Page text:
Derek A. Webb, a University of Notre Dame doctoral student in political science from Wyncote, Pa., has been awarded the first Wilson Carey McWilliams Fellowship in American Politics and Political Theory from the Miller Center for Public Affairs at the University of Virginia. He was chosen from a field of 99 applicants across the country in a variety of fields that included history, political science, economics, American studies, international relations, and sociology.
The one-year fellowship, which is awarded to a graduate student in political science who is working on a dissertation that combines a blend of political theory and American politics, will provide a stipend and research support for Webb to continue his research and write his dissertation. Webb also will be paired with an academic mentor who is a leading national scholar in his field of study.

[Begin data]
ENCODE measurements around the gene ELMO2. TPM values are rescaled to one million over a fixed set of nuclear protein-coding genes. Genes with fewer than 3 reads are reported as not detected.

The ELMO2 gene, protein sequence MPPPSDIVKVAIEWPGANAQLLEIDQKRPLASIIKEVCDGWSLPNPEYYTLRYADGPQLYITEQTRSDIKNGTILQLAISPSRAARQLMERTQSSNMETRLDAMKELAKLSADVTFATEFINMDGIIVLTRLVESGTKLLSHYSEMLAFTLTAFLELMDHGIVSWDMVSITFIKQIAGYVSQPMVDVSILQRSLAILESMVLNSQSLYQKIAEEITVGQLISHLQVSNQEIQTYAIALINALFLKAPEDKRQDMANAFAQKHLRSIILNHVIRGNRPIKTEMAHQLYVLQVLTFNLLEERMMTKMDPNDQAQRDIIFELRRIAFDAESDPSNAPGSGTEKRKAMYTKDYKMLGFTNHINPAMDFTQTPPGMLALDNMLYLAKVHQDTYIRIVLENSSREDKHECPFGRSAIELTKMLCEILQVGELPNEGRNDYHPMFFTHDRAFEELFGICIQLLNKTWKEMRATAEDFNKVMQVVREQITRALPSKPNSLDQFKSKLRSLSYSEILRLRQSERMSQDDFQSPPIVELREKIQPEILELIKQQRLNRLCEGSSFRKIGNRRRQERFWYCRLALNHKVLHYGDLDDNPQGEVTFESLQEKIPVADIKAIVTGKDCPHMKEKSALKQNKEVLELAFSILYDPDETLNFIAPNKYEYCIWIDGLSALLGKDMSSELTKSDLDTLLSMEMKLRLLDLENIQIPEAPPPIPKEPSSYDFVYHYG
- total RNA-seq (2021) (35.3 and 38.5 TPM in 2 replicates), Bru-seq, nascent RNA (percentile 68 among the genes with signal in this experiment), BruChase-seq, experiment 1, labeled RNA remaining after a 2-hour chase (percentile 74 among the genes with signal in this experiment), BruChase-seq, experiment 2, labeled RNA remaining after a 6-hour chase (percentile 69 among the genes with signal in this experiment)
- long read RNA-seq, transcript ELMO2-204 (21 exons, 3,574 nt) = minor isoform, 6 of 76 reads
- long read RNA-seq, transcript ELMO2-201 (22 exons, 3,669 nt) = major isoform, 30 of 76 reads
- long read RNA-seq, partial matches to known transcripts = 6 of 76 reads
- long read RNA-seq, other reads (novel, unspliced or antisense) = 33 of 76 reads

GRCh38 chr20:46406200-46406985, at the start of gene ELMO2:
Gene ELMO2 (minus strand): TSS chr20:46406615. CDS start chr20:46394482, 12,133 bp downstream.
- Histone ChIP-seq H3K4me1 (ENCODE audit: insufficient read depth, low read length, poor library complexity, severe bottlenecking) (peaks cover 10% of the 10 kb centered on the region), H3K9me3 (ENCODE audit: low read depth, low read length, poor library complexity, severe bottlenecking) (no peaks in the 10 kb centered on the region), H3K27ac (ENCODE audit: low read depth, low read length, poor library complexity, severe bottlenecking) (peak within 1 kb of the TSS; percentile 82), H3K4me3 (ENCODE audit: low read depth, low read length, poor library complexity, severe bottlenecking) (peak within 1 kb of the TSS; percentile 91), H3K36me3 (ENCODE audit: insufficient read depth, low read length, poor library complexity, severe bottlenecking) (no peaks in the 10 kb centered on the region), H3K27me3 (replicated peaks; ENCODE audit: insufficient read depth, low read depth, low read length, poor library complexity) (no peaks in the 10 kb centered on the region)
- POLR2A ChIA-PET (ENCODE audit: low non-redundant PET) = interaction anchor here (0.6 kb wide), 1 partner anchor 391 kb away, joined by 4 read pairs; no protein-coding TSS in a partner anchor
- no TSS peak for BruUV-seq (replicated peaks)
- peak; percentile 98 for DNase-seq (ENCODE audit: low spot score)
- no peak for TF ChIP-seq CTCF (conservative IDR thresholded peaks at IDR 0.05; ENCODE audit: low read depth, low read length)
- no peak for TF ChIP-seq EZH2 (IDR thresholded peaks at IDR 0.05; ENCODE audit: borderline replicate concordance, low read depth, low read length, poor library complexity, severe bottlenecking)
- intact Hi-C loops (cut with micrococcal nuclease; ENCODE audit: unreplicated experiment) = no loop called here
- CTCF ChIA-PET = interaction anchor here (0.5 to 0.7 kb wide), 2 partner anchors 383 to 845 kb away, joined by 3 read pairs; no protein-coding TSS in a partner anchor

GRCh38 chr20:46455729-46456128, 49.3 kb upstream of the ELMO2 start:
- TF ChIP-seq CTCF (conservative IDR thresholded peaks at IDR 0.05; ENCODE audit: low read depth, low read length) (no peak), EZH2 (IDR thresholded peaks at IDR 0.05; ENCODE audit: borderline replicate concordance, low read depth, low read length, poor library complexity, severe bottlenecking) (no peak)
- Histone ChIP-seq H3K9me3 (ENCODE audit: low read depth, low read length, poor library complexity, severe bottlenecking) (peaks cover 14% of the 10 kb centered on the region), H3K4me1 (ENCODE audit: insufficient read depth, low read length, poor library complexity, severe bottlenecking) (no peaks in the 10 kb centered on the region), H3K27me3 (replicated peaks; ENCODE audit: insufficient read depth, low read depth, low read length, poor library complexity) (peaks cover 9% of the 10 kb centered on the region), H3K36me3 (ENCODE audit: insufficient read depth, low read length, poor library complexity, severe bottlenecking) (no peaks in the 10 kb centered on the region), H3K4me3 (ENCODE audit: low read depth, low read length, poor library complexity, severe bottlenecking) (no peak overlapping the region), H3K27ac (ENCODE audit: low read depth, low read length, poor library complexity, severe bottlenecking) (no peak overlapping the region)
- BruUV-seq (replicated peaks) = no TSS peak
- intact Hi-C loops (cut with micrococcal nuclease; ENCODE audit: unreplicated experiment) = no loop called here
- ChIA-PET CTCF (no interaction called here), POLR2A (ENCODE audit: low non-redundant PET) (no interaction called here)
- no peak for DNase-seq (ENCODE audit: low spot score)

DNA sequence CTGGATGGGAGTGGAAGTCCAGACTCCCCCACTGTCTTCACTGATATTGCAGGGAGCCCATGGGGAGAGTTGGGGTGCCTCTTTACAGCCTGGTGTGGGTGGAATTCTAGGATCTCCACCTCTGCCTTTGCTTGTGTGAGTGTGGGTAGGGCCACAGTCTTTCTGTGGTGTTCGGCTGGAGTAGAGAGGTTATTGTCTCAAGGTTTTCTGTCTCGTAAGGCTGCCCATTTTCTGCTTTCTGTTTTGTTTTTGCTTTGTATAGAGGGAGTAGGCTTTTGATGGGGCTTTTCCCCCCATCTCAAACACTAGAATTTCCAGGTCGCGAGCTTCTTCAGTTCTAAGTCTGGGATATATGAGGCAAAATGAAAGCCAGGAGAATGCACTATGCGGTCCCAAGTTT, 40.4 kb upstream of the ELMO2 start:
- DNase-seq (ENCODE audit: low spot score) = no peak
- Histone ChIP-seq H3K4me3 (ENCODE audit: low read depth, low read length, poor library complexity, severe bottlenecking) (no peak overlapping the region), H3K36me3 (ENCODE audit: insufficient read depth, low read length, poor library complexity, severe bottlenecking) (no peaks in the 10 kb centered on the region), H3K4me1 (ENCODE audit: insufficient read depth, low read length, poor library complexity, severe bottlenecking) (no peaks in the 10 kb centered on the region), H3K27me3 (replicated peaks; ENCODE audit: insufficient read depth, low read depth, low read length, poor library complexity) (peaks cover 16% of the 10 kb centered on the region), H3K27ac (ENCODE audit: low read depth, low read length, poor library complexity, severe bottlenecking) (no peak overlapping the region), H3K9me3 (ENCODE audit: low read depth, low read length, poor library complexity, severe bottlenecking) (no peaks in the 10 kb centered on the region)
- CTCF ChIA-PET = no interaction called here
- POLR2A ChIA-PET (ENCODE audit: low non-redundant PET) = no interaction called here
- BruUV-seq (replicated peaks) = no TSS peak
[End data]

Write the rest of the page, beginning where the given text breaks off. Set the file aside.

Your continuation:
Webb’s application was titled “Paving the Rights Infrastructure: Individual Rights and Civic Virtues in the Presidencies of Thomas Jefferson, Abraham Lincoln and Franklin Roosevelt.”
Through a comparative study of the relationship between the rights and virtues in the presidencies of Jefferson, Lincoln and Roosevelt, Webb is seeking to extend and challenge the role of “liberal virtues.” He is demonstrating how different kinds of rights have required fundamentally different kinds of citizen virtue for their support. Challenging the thesis that liberalism embodies a comprehensive and self-sustaining conception of the good life, his research is revealing how liberal ends have occasionally been achieved through reliance upon the moral ideals of complementary, yet distinct, non-liberal traditions.
McWilliams, who died in 2005, was a political scientist with a storied career at Rutgers University. Author of “The Idea of Fraternity in America,” for which he won the National Historical Society Prize in 1974, he also was a prolific essayist whose works appeared in Commonweal and other journals.
The Miller Center is a leading nonpartisan institution dedicated to studying U.S. national and international policy, with a special emphasis on the American presidency.
Originally published by newsinfo.nd.edu on May 30, 2006.at